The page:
He was still trying to decide on a name. Robb was calling his Grey Wind, because he ran so fast. Sansa had named hers Lady, and Arya named hers after some old witch queen in the songs, and little Rickon called his Shaggydog, which Bran thought was a pretty stupid name for a direwolf. Jon’s wolf, the white one, was Ghost. Bran wished he had thought of that first, even though his wolf wasn’t white. He had tried a hundred names in the last fortnight, but none of them sounded right.
Finally he got tired of the stick game and decided to go climbing. He hadn’t been up to the broken tower for weeks with everything that had happened, and this might be his last chance.
He raced across the godswood, taking the long way around to avoid the pool where the heart tree grew. The heart tree had always frightened him; trees ought not have eyes, Bran thought, or leaves that looked like hands. His wolf came sprinting at his heels. “You stay here,” he told him at the base of the sentinel tree near the armory wall. “Lie down. That’s right. Now stay—”
The wolf did as he was told. Bran scratched him behind the ears, then turned away, jumped, grabbed a low branch, and pulled himself up. He was halfway up the tree, moving easily from limb to limb, when the wolf got to his feet and began to howl.
Bran looked back down. His wolf fell silent, staring up at him through slitted yellow eyes. A strange chill went through him. He began to climb again. Once more the wolf howled. “Quiet,” he yelled. “Sit down. Stay. You’re worse than Mother.” The howling chased him all the way up the tree, until finally he jumped off onto the armory roof and out of sight.
The rooftops of Winterfell were Bran’s second home. His mother often said that Bran could climb before he could walk. Bran could not remember when he first learned to walk, but he could not remember when he started to climb either, so he supposed it must be true.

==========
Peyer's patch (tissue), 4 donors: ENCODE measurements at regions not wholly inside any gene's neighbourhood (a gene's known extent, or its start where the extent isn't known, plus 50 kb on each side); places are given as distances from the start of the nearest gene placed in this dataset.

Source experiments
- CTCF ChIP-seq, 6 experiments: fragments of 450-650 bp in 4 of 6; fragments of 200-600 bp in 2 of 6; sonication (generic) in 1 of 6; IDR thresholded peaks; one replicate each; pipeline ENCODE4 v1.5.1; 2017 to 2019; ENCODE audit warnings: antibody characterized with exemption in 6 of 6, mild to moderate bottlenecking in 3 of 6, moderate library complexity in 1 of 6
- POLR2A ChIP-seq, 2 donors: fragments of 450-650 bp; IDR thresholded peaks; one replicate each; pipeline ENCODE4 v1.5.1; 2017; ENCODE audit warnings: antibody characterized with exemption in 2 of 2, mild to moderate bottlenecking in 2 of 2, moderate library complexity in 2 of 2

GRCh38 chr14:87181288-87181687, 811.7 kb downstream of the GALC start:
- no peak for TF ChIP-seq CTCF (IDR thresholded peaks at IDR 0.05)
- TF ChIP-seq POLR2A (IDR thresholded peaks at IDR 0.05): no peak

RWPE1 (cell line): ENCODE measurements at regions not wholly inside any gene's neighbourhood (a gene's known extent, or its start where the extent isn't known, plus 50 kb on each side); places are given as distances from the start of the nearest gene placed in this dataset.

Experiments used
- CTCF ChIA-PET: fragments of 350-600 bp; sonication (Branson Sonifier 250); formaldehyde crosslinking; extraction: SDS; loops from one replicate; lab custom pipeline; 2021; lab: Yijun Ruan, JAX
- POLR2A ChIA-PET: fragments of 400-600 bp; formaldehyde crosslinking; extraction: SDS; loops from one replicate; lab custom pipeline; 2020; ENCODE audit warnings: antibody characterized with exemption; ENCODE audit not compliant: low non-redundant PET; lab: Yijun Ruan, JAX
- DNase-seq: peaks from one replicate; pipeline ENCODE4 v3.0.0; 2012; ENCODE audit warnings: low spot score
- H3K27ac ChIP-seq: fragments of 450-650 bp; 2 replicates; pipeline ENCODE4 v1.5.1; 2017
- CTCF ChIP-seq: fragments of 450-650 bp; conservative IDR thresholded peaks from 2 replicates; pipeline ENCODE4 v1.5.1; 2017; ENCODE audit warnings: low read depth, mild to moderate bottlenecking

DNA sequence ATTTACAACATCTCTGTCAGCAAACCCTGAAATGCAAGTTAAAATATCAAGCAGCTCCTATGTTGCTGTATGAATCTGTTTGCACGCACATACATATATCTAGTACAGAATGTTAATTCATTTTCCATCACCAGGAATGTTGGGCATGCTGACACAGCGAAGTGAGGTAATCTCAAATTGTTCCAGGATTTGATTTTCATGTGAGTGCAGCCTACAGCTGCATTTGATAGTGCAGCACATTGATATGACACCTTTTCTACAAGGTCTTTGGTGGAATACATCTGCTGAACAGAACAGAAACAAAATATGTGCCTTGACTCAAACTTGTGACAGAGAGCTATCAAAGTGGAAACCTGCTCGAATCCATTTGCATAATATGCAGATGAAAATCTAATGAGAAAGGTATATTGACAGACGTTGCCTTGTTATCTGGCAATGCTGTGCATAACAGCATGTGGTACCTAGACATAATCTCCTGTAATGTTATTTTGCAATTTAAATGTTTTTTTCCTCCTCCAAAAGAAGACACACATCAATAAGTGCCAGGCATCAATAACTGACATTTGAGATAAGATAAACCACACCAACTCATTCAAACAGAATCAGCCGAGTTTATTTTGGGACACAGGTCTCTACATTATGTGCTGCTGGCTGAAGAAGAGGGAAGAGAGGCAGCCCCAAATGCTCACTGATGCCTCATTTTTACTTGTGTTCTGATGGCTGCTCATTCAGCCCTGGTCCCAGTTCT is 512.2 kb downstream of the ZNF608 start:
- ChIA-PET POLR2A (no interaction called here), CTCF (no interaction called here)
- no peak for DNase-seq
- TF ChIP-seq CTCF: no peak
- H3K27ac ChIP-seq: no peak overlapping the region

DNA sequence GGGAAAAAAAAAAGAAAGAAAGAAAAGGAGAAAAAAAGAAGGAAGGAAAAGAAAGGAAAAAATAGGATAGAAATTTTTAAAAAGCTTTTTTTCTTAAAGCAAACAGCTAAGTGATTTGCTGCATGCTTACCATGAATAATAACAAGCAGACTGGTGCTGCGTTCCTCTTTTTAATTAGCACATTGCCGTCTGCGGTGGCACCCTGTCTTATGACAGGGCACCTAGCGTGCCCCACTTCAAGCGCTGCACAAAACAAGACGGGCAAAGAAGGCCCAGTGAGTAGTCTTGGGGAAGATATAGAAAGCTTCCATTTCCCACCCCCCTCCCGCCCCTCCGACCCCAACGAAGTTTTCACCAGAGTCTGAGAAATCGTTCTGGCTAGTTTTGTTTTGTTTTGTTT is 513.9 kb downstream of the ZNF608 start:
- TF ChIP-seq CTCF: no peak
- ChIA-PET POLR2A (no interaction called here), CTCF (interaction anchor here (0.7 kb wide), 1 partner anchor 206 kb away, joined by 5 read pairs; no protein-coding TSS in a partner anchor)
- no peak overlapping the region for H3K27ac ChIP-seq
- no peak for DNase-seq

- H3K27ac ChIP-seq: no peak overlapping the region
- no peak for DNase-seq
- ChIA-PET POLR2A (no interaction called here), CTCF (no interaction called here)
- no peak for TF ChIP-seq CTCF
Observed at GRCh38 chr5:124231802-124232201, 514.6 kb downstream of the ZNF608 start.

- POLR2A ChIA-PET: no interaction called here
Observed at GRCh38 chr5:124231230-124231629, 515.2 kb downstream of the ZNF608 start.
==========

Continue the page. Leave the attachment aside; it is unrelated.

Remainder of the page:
To a boy, Winterfell was a grey stone labyrinth of walls and towers and courtyards and tunnels spreading out in all directions. In the older parts of the castle, the halls slanted up and down so that you couldn’t even be sure what floor you were on. The place had grown over the centuries like some monstrous stone tree, Maester Luwin told him once, and its branches were gnarled and thick and twisted, its roots sunk deep into the earth.
When he got out from under it and scrambled up near the sky, Bran could see all of Winterfell in a glance. He liked the way it looked, spread out beneath him, only birds wheeling over his head while all the life of the castle went on below. Bran could perch for hours among the shapeless, rain-worn gargoyles that brooded over the First Keep, watching it all: the men drilling with wood and steel in the yard, the cooks tending their vegetables in the glass garden, restless dogs running back and forth in the kennels, the silence of the godswood, the girls gossiping beside the washing well. It made him feel like he was lord of the castle, in a way even Robb would never know.
It taught him Winterfell’s secrets too. The builders had not even leveled the earth; there were hills and valleys behind the walls of Winterfell. There was a covered bridge that went from the fourth floor of the bell tower across to the second floor of the rookery. Bran knew about that. And he knew you could get inside the inner wall by the south gate, climb three floors and run all the way around Winterfell through a narrow tunnel in the stone, and then come out on ground level at the north gate, with a hundred feet of wall looming over you. Even Maester Luwin didn’t know that, Bran was convinced.
His mother was terrified that one day Bran would slip off a wall and kill himself. He told her that he wouldn’t, but she never believed him. Once she made him promise that he would stay on the ground. He had managed to keep that promise for almost a fortnight, miserable every day, until one night he had gone out the window of his bedroom when his brothers were fast asleep.